Repair, Replace But Don't Infringe Trade Marks

22 November 2023, the European Council adopted its position (or negotiating mandate) for the Directive on common rules on promoting the repair of goods (the Repair Directive)
Netherlands Intellectual Property
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Repair Directive

22 November 2023, the European Council adopted its position (or negotiating mandate) for the Directive on common rules on promoting the repair of goods (the Repair Directive).

The draft Repair Directive aims to create or at least support a circular economy by laying down rules to enhance and facilitate the repair of defective goods and keep them in use for as long as possible, rather than replacing and disposing of them prematurely. A new set of rights and tools will be available for consumers that encourage repair, including the following:

  • the right for consumers to claim repair for products that are technically repairable under EU law (for example, televisions or mobile phones)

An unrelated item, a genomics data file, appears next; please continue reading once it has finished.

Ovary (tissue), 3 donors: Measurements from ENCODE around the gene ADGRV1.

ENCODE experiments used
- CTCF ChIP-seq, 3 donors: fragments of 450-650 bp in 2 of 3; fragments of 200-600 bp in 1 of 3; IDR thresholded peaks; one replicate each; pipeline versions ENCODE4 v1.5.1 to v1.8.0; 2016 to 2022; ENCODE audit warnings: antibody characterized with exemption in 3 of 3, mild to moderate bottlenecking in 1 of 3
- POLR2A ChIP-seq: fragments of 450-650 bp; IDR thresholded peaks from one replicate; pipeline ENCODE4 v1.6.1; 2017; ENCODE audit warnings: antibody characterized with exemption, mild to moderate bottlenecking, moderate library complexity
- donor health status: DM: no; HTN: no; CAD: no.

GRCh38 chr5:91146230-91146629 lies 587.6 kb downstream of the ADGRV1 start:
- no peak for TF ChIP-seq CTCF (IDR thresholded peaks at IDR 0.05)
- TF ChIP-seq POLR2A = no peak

• an obligation for producers to inform consumers about the products that they are obliged to repair if possible
  • a European repair information form that consumers may request from any repairer, to provide transparency to repair conditions and prices
  • an online repair matchmaking platform to connect consumers with repairers in their area, and
  • an extension of six months of the liability period in case of repair.

Read more on the proposal here.

Negotiating mandate

The negotiation mandate confirms the general objectives and most of the rules included in the Repair Directive, but also provides some clarifications and additions with regard to the right to repair, the European information form, and the online repair matchmaking platform.

The mandate notes manufacturers should carry out repairs within a reasonable timeframe, and, unless the service is free of charge, for a reasonable price, making sure consumers are not deterred from exercising their rights.

Further, the Council proposes that only those companies that have the obligation to repair, are required to provide the European repair information form on request andfree of charge. Other repairers may provide the form voluntarily, however if they do so, the conditions included in the form will be legally binding. It is also noted that the key information included in the form will be valid for 30 days, unless the consumer and repairer agree to extend this period.